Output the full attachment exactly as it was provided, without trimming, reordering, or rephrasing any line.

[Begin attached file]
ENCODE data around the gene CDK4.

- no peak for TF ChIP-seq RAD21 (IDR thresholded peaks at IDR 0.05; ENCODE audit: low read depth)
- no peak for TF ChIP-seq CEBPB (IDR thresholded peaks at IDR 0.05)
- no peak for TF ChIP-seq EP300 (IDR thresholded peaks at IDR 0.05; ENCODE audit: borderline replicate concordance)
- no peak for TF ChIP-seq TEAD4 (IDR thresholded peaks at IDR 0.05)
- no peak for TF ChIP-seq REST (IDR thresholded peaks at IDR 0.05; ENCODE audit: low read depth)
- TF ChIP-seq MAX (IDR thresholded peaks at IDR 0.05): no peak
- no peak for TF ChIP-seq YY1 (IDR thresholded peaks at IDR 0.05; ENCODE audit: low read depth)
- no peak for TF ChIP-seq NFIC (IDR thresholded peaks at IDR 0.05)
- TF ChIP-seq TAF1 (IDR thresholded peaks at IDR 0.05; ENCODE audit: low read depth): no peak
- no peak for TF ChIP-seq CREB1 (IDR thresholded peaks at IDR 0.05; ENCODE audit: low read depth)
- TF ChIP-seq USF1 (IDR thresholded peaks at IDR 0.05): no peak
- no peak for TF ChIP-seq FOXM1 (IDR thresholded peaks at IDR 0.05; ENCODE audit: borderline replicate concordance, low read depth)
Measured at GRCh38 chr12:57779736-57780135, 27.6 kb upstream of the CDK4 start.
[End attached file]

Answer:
ENCODE data around the gene CDK4.

- no peak for TF ChIP-seq RAD21 (IDR thresholded peaks at IDR 0.05; ENCODE audit: low read depth)
- no peak for TF ChIP-seq CEBPB (IDR thresholded peaks at IDR 0.05)
- no peak for TF ChIP-seq EP300 (IDR thresholded peaks at IDR 0.05; ENCODE audit: borderline replicate concordance)
- no peak for TF ChIP-seq TEAD4 (IDR thresholded peaks at IDR 0.05)
- no peak for TF ChIP-seq REST (IDR thresholded peaks at IDR 0.05; ENCODE audit: low read depth)
- TF ChIP-seq MAX (IDR thresholded peaks at IDR 0.05): no peak
- no peak for TF ChIP-seq YY1 (IDR thresholded peaks at IDR 0.05; ENCODE audit: low read depth)
- no peak for TF ChIP-seq NFIC (IDR thresholded peaks at IDR 0.05)
- TF ChIP-seq TAF1 (IDR thresholded peaks at IDR 0.05; ENCODE audit: low read depth): no peak
- no peak for TF ChIP-seq CREB1 (IDR thresholded peaks at IDR 0.05; ENCODE audit: low read depth)
- TF ChIP-seq USF1 (IDR thresholded peaks at IDR 0.05): no peak
- no peak for TF ChIP-seq FOXM1 (IDR thresholded peaks at IDR 0.05; ENCODE audit: borderline replicate concordance, low read depth)
Measured at GRCh38 chr12:57779736-57780135, 27.6 kb upstream of the CDK4 start.